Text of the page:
“The road was nerve-wracking,” admitted Ali Balash, 12, visiting with her family from Fairbanks, Alaska. “But I liked the view.”
Her little brother River, 6, meanwhile, thought the best part “was seeing my sister so scared!” Unless you have kids in car seats or are traveling with those with challenges, wear your hiking shoes or be prepared to take a shuttle to the top. Shuttles this summer will be mandatory from mile 16 to the summit. Vehicles with children in cars seats or passengers with ADA requirements will be allowed to summit in their own car.
Stop along the way at the North Slope Recreation area where licensed fishermen can try their luck for elusive trout in three different lakes (May to Oct) and adventure-seekers can hike and bike on nearby trails.
On the packed train, our affable guide David kept up a running commentary as we rode up the 8.9 miles, at some points gaining 25 feet for every 100 feet in search of the elusive yellow-bellied marmot, Big Horn sheep and mule deer. We also passed towering Ponderosa pines and Aspen trees that will be especially beautiful when they turn colors in fall.
David told us it all started with a mule in the late 1880s when Zalmon Simmons (yes, he was the Simmons who founded the Beautyrest Mastress Company) took a two-day trip to the summit on a mule to check on one of his inventions, telegraph wires that ran to the summit.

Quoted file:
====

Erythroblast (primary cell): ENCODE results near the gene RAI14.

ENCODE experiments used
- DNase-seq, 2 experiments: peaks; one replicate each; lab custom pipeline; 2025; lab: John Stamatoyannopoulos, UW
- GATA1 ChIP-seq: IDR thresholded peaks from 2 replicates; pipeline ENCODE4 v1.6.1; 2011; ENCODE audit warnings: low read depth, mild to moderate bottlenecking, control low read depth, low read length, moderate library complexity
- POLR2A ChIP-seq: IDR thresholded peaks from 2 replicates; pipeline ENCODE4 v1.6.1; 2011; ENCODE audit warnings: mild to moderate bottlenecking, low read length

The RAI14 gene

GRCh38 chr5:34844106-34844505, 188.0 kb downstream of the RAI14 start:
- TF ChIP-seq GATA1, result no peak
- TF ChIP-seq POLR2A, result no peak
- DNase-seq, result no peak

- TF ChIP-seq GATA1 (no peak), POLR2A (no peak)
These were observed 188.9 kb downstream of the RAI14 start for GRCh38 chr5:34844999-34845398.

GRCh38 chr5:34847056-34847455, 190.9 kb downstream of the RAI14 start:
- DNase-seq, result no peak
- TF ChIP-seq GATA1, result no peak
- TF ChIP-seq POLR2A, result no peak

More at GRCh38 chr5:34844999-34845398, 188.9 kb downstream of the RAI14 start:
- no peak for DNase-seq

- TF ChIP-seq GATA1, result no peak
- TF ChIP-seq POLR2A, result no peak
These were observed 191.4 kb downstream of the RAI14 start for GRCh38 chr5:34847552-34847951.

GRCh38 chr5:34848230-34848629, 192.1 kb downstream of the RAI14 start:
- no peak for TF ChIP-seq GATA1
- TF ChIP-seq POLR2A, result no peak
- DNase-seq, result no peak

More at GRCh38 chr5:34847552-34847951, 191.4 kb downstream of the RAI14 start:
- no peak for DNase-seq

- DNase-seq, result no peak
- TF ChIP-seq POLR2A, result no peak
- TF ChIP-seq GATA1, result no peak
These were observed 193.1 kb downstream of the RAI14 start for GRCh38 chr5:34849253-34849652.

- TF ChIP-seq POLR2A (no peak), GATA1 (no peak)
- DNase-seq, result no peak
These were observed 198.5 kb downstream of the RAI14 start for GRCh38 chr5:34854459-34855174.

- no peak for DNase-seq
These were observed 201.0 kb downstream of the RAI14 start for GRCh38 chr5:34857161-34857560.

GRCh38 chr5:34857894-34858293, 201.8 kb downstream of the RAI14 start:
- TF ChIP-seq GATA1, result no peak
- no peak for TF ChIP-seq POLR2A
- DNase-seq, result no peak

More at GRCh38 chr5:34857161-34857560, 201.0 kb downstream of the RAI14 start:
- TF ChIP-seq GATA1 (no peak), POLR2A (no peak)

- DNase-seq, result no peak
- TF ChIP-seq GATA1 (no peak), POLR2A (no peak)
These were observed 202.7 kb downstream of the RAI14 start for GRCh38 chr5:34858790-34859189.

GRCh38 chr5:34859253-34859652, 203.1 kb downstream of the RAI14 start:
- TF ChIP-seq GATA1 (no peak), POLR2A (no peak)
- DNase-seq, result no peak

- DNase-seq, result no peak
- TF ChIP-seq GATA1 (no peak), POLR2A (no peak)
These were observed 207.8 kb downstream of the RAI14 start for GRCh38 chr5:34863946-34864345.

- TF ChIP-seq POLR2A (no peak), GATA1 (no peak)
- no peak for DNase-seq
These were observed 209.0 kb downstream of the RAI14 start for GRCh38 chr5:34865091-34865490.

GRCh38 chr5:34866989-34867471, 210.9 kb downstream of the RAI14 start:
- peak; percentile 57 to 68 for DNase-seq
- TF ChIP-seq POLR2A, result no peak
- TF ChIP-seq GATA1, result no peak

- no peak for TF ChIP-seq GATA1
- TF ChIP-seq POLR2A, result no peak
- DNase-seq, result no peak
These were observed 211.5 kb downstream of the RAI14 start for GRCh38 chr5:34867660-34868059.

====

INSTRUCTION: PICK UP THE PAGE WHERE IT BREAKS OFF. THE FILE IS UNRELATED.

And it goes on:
He decided the views were so terrific that more people should be able to access the summit in an easier way. Track was laid and the first riders made it to the top of Pikes Peak on June 30, 1881 with engineers shoveling coal to get the steam locomotives up the mountain.
Spencer Penrose, the larger-than-life owner of the sprawling Broadmoor Hotel in Colorado Springs, bought the railway in 1925. Today, you can also get away at the Broadmoor’s Ranch at Emerald Valley (the chef will prepare the fish you’ve caught) or at Cloud Camp, which in Penrose’s Day was a private hunting lodge. The Broadmoor has also opened a Fishing Camp on the Taryall River with restored miners’ cabins and five miles of private waters, all part of The Broadmoor’s wilderness experiences.
You can also zipline in South Cheyenne Canyon (10 ziplines, suspension bridges and a 180-foot rappel) or simply hike around Seven Falls, a series of waterfalls (a 181-foot drop) in a 1,250-foot-wall box canyon less than a mile from The Broadmoor. Can you climb 224 steps to the hiking trails?
At the new Pikes Peak Visitor Center, a partnership of the City of Colorado Springs, the U.S. Forest Service, the U.S. Army Research Institute of Environmental Medicine and Colorado Springs Utility, there are new outdoor viewing spots around the summit with interpretive rails describing the summit to help visitors understand what they are seeing.
New permanent indoor interpretive exhibits when opened will include interactive digital features that will bring the mountain to life and allow visitors to weave their own personal experiences into the mountain’s story.
Up here, you really will see “America the Beautiful” and “purple mountain majesties above the fruited plain.”
©2021 Eileen Ogintz. Distributed by Tribune Content Agency, LLC.